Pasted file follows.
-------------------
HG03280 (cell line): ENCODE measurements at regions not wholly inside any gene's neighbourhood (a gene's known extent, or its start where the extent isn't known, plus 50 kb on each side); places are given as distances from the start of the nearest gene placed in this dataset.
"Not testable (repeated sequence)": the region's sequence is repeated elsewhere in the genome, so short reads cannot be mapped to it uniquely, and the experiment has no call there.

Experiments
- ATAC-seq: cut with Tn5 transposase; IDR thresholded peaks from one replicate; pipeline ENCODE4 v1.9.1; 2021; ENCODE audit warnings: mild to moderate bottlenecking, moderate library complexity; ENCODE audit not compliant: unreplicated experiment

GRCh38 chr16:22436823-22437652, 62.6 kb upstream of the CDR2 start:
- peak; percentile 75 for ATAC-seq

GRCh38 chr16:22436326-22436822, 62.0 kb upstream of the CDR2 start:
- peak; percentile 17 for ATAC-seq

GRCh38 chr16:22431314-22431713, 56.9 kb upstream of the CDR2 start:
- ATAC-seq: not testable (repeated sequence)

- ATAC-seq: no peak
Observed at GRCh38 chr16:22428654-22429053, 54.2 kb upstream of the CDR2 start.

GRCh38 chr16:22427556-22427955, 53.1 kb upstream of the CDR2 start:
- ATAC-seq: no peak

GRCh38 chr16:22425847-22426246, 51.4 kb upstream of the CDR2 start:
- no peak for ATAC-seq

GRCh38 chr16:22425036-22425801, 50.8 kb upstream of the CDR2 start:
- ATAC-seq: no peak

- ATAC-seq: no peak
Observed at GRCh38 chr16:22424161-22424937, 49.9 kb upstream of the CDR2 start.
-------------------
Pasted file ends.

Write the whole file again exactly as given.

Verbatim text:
HG03280 (cell line): ENCODE measurements at regions not wholly inside any gene's neighbourhood (a gene's known extent, or its start where the extent isn't known, plus 50 kb on each side); places are given as distances from the start of the nearest gene placed in this dataset.
"Not testable (repeated sequence)": the region's sequence is repeated elsewhere in the genome, so short reads cannot be mapped to it uniquely, and the experiment has no call there.

Experiments
- ATAC-seq: cut with Tn5 transposase; IDR thresholded peaks from one replicate; pipeline ENCODE4 v1.9.1; 2021; ENCODE audit warnings: mild to moderate bottlenecking, moderate library complexity; ENCODE audit not compliant: unreplicated experiment

GRCh38 chr16:22436823-22437652, 62.6 kb upstream of the CDR2 start:
- peak; percentile 75 for ATAC-seq

GRCh38 chr16:22436326-22436822, 62.0 kb upstream of the CDR2 start:
- peak; percentile 17 for ATAC-seq

GRCh38 chr16:22431314-22431713, 56.9 kb upstream of the CDR2 start:
- ATAC-seq: not testable (repeated sequence)

- ATAC-seq: no peak
Observed at GRCh38 chr16:22428654-22429053, 54.2 kb upstream of the CDR2 start.

GRCh38 chr16:22427556-22427955, 53.1 kb upstream of the CDR2 start:
- ATAC-seq: no peak

GRCh38 chr16:22425847-22426246, 51.4 kb upstream of the CDR2 start:
- no peak for ATAC-seq

GRCh38 chr16:22425036-22425801, 50.8 kb upstream of the CDR2 start:
- ATAC-seq: no peak

- ATAC-seq: no peak
Observed at GRCh38 chr16:22424161-22424937, 49.9 kb upstream of the CDR2 start.